Escapist fiction: Marriage

Ever since I was 15 I wanted to get married. I was struck by the mystery marriage and romance entailed and like many I was spellbound. The whirlwind romance, good-feel fuzziness and the happy-ever-after denoted that beyond the threshold of marriage lay the elixir to all illnesses, answer to all questions, a void where happiness knew no bounds and where misery didn’t exist.

With the years I could discern a troublesome pattern that didn’t quite add up: everyone who got married, those who I knew crossed over, seemed more miserable than before. The hope seemed to have zapped from them, and before long it either ended in divorce or a burning fire that was soon abandoned to die down on its own. For years I tried to make sense of it because I wanted to cross over too, and I wanted those examples I saw to be exceptions. But , I couldn’t deny the fact that every situation I witnessed couldn’t be an exception, but rather the rule. I couldn’t consolidate this because a part of me was resisting and before too long I found myself in a cognitive dissonance stalemate that gnawed at me. Whenever I wanted to just take the plunge and jump in blindfolded, the battle inside resumed and I couldn’t ignore it.

In an earlier post I wrote about what it took to uncover what made me cling onto the fantasy and discard it. I bought into the notion because I wanted to dump all my troubles in a bag labelled ‘ toxic waste’ that the Knight in the shining armour had. I wanted to run away from everything that troubled me and have someone else deal with the practicalities of life, and just kick back and chillaaax.

It took every iota and neuron in my body and soul to destroy that false notion.

When I look to the situations of many people who get married and find misery, I recognize their motivation. They aren’t marrying a person, but an escapist fiction which takes them away from the blaring reality. They want to pack all their issues in a luggage and hand them over to their spouse. But so does the spouse. So they cross the threshold of their joint home, and what do they see? Firstly, their luggage is still there for some reason, but not only that, they got company. The person that was supposed to be their escape apparently had the same idea as they are standing in front of them with their luggage. What the…?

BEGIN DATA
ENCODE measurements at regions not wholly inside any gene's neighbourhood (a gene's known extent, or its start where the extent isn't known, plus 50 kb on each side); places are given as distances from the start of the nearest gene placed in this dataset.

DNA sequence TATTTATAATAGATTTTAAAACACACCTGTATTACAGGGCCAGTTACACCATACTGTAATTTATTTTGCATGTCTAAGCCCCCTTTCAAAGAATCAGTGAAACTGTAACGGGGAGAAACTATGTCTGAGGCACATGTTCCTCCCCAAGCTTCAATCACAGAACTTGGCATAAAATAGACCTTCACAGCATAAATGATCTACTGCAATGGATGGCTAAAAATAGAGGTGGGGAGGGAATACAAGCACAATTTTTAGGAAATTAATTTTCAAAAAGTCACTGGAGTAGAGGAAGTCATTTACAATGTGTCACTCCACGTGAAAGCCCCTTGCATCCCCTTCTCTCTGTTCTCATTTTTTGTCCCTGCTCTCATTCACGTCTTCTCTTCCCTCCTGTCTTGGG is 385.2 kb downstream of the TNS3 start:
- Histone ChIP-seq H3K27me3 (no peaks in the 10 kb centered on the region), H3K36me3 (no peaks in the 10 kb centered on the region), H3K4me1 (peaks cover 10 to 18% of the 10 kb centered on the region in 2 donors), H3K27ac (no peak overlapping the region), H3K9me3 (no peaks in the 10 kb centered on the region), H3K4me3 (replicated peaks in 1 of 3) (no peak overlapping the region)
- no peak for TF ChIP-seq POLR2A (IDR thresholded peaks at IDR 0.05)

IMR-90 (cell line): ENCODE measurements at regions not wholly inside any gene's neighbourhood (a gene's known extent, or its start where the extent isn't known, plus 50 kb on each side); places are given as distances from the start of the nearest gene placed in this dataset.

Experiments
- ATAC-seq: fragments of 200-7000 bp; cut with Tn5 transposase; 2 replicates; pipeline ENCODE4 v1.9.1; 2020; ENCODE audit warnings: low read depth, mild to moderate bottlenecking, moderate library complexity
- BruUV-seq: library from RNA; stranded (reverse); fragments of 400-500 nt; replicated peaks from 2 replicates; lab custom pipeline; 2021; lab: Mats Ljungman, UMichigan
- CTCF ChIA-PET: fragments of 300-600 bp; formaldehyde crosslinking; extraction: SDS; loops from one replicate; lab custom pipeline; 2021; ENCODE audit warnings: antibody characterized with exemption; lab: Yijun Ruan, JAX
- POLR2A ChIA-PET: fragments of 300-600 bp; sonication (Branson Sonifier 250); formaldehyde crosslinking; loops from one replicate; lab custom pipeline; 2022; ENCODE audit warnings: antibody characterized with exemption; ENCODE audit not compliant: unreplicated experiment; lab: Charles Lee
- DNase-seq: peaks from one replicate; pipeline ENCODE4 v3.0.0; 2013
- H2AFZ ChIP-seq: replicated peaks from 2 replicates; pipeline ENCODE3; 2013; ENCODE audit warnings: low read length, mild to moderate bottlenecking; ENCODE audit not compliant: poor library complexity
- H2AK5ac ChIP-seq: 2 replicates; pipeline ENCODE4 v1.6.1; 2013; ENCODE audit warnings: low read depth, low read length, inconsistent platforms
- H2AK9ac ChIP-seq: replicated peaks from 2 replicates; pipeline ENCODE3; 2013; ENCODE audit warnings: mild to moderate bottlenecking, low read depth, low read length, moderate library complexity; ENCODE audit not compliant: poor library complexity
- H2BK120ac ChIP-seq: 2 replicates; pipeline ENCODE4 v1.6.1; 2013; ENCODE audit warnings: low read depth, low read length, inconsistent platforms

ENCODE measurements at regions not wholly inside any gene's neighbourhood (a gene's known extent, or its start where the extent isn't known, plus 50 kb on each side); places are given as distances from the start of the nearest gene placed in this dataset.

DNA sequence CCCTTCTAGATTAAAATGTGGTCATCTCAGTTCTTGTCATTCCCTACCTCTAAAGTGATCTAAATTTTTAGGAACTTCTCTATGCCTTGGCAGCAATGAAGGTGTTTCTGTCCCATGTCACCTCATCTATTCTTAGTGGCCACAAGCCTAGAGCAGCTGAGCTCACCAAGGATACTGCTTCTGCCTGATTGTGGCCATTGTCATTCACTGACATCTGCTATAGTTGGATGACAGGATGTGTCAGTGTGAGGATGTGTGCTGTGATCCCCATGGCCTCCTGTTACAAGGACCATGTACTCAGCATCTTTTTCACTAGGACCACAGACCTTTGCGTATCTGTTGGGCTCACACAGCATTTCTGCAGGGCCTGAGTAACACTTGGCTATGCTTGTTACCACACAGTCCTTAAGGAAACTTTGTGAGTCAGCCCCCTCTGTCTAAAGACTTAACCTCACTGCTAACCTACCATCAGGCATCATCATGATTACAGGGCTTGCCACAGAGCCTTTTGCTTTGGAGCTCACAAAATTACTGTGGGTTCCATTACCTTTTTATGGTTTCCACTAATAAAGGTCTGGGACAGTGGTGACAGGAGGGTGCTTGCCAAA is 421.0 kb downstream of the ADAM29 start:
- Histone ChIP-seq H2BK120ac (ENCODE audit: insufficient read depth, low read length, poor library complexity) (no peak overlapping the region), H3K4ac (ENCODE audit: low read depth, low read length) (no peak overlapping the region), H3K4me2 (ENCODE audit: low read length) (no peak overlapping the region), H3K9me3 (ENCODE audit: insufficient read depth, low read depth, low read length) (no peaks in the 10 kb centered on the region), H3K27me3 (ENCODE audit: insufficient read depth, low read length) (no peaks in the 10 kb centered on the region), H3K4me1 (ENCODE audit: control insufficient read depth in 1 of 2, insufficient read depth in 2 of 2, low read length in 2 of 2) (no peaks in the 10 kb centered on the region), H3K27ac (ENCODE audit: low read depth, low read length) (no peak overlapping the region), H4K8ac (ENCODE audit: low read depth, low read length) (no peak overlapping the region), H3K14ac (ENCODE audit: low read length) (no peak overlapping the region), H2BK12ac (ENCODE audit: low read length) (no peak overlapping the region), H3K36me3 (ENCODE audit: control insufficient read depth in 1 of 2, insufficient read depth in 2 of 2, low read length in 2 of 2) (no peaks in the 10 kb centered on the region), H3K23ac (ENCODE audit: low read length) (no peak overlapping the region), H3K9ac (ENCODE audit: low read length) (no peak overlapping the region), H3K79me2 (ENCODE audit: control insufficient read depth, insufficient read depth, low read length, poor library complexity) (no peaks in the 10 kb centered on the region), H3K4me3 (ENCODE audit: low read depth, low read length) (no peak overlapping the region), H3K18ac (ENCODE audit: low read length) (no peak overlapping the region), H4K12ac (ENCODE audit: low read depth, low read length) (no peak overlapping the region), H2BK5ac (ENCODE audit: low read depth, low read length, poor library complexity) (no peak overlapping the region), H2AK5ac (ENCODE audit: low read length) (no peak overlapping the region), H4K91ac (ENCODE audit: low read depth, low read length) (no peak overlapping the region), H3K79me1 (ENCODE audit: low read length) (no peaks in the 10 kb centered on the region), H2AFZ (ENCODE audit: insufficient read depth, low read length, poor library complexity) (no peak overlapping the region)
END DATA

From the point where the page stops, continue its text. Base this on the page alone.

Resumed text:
You can see where I am going with this.

People are looking for a comfort zone in marriage and they are surely in for a disappointment. Marriage is double the work, double the effort but also double the joy. Nobody is going to deal with your life but you. A comfort zone is like hiding under a blanket for fear of the boogeyman, but the only thing it does is that it screens you from having to witness how the boogeyman rips you apart and devours you… limb by limb ( if that’s what boogeymen do).

No, I’m sorry to waste that fantasy, but marriage isn’t a comfort zone utopia. A successful marriage is for two independent individuals who want to grow interdependently. It is for two honest people who realize what life is about and what they want out of it. Two people who want to enjoy the sunset and walk in the rain with umbrellas.

Someone who has the habit of running away from what troubles them and seek out escapism in alcohol, food, whatever – what are they going to do when inevitable differences and issues arise in the marriage? Old habits die hard, and it’s going to be twice as hard because now there’s another person tied to you. Another person, another heap of issues – and two people running away from it all.

You have to understand that troubleshooting and problem solving is going to have to be tools you keep in your night stand. Marriage is an extraordinary experience with extraordinary responsibility.

You also have to understand that before a relationship and its’  fanfare, you cannot seek outwardly what you can only find inwardly. You have everything you need within you, but it is upon you to dig in and get your hands dirty. No one else will heal your wounds, because no one else can. Everybody is unique and nobody holds another’s spare part. We are our own doctors, mechanics,therapists and perhaps moonlight as our own masseuse for the broken heart 🙂

 

 

I’m still on the look out for the whole puzzle, and this is just a piece of it. Do let me know if you find another piece ! 🙂